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Editorial Results (free)

1. How should ‘good people’ react to racist ideology? -

Southern nationalists planning to lead rallies in Murfreesboro and Shelbyville are banking on Republican ideas and protection to spread their views, a burr under the saddle for state lawmakers in the controlling party.

2. Haslam less clear than usual on run for US Senate -

Gov. Bill Haslam usually gives an answer to every question, even if his subjects and verbs don’t agree. But when it comes to a potential run for the U.S. Senate, he stumbles.

In fact, his response was almost inaudible just a week before his pal U.S. Sen. Bob Corker said he wouldn’t seek another term at the end of 2018.

3. Stronger penalties alone won’t solve state opioid crisis -

Rep. Bryan Terry deals with patients from every demographic caught up in the web of opiates.

Patients have an array of tolerance to opioids, as well, from those currently addicted to those who are recovering addicts. As a result, each patient requires an “individualized” anesthetic based on their background and the procedure or surgery they’re to have, says Terry, a Murfreesboro anesthesiologist.

4. Don’t let permanent eye damage be your eclipse souvenir -

It’s quite possible Dr. Ming Wang has never been quite so nervous about the collective eye health of so many people from one singular event.

But with the August 21 total solar eclipse set to sweep Middle Tmetroennessee, he urges people to be prepared, get educated and be safe.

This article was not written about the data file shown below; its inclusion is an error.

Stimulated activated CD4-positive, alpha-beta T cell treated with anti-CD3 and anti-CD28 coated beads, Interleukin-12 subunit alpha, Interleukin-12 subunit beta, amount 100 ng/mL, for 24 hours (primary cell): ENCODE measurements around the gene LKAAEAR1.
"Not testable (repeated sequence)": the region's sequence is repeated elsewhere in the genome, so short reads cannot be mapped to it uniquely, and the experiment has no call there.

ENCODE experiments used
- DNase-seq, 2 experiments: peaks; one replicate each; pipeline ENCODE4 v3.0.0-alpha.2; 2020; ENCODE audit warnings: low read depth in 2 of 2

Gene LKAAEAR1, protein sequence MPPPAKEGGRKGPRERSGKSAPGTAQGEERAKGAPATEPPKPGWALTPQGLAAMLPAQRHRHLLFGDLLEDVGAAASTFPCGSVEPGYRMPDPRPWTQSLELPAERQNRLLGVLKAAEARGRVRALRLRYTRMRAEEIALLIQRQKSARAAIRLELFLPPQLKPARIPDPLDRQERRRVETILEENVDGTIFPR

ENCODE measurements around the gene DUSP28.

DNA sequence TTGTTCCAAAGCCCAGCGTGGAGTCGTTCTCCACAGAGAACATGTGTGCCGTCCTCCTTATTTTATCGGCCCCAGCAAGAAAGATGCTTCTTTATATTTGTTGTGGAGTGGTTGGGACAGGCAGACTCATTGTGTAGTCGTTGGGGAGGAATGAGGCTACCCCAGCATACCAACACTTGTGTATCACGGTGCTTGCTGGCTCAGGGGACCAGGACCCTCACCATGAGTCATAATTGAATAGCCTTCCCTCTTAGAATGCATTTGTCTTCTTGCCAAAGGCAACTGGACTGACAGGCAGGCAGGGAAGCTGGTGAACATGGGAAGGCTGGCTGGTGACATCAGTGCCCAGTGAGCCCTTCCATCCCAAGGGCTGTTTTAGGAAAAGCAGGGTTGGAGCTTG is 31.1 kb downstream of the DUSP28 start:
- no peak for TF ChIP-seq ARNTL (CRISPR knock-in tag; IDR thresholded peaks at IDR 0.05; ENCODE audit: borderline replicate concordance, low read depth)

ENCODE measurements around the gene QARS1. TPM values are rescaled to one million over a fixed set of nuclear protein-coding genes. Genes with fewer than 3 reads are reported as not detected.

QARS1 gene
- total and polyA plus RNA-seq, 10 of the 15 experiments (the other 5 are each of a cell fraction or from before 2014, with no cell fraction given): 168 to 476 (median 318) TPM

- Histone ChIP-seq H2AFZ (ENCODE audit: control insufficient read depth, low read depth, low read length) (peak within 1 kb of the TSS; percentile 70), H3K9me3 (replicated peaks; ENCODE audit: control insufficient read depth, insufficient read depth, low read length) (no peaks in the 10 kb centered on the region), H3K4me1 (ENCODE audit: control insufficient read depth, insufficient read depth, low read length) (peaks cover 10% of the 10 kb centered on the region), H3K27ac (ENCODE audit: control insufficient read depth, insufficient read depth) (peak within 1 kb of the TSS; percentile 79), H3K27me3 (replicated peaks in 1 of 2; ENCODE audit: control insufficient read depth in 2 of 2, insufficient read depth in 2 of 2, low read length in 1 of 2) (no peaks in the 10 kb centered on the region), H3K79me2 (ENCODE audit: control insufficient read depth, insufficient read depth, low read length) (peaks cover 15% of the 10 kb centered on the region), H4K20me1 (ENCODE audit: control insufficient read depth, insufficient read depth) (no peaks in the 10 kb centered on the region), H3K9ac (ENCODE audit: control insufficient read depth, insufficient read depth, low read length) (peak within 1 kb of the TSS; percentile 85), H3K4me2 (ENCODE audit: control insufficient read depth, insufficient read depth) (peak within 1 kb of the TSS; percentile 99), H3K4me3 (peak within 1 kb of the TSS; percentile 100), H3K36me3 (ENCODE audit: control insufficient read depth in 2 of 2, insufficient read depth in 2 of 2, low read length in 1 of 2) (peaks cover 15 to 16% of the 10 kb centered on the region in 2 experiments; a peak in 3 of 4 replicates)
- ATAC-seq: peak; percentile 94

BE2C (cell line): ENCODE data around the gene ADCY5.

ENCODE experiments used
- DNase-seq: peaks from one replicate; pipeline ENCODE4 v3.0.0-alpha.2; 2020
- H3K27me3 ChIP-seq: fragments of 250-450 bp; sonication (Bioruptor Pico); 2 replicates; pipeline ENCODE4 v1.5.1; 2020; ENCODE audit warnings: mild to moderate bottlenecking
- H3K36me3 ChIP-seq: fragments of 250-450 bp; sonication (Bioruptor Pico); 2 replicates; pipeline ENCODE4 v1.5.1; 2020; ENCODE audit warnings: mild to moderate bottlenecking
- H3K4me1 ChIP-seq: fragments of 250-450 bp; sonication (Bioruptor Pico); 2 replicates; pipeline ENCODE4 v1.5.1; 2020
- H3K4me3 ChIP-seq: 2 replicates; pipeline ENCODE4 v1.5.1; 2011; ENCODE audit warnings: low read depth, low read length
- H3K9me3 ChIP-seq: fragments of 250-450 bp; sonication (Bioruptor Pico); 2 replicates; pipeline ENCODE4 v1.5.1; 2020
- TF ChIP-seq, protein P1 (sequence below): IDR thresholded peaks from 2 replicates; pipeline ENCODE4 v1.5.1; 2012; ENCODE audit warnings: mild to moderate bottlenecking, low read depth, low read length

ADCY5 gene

5. Legislature losing some powerful, familiar members -

A shakeup in leadership is looming for the state Legislature, though it may portend more of a change in personalities than party strength.

In the House, longtime Rep. Craig Fitzhugh, the affable Democrat from Ripley in West Tennessee, is preparing for a 2018 gubernatorial run, a move that would knock him out of his House seat, at least temporarily, and the position as Democratic Caucus leader.

6. Pet owners offer an attractive, lucrative market -

Renee Bell enjoyed some serious success during her 30 years in the music industry.

She worked with Carrie Underwood, Martina McBride, Brooks & Dunn and other stars, for example, during the 20 years she spent as an A&R executive at Sony Music.

7. Micromanaging Nashville is Job 1 for Legislature -

Metro Nashville is used to getting hammered by the Legislature’s Republicans. Nearly every time the Metro Council tries to come up with a solution to growing problems, conservatives in the General Assembly swoop in and save the rest of the state from Music City’s attempts to better handle its success.

8. Tennessee, Left Coast a world apart on immigration -

San Francisco resident Terry Karlsson relishes her hometown’s reputation for embracing “multi-cultural diversity.”

The wife of a Swedish immigrant, Karlsson says she believes San Francisco’s status as a sanctuary city, one in which it refuses to participate in the enforcement of federal immigration law, reflects a nation born of people who moved here, a land of immigrants from many countries.